The Marlins continue to monitor the swings and approach of the 24-year-old, who was their Opening Day center fielder. Ozuna has heated up in New Orleans, batting .321/.368/.568 with four home runs, eight doubles and nine RBIs in his first 22 games.
"He's definitely making positive strides," Marlins president of baseball operations Michael Hill said. "We're watching video every day."
With the Marlins slumping at the big league level, why not bring Ozuna up?
"The thing that we told him is, when he comes back, we don't ever want to send him down again," Hill said. "There were adjustments that needed to be made, mechanically, with his swing. He's making tremendous progress."
It's been a rough season overall for Ozuna, who is hitting .249/.301/.337 with four homers and 26 RBIs.
"I'll be hopeful that we'll see him soon, but I don't think he's quite where he needs to be in order for us to know, as well as you can know, that he's ready to be back and to stay," Hill said.
Another potential issue is Ozuna's service time. The outfielder is at two years, 73 days. To qualify as a Super 2 and be arbitration-eligible in 2016, he must have around two seasons plus 130 days.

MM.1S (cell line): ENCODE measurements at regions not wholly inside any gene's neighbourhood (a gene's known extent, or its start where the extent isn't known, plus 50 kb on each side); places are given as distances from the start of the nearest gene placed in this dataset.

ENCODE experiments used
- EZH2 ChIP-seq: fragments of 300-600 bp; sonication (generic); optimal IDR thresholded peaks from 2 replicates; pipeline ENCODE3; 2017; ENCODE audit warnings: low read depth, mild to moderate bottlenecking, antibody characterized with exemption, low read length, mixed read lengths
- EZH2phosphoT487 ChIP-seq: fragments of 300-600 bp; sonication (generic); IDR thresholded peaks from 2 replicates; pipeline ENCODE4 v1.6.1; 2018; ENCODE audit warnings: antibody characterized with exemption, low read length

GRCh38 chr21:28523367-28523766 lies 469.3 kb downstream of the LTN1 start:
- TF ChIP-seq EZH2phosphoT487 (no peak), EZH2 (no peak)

If Ozuna returns before Aug. 8, it appears he would reach arbitration next year. If he is recalled after that date, he wouldn't be eligible for arbitration until 2017.
Either way, Ozuna still won't reach free agency until 2020.
So any potential service-time issue will not impact how many seasons he could be under team control, should he not sign a multiyear contract. The Marlins did approach Ozuna and his agent, Scott Boras, in the offseason about a long-term deal. But talks didn't go that far.
"The decision for him in the Minor Leagues is not service oriented," Hill said. "It's about him as a hitter, and being the hitter that we know he can be. The Marcell Ozuna that was up early had his struggles. I think he'd acknowledge that. We're trying to get him in a place mentally and physically."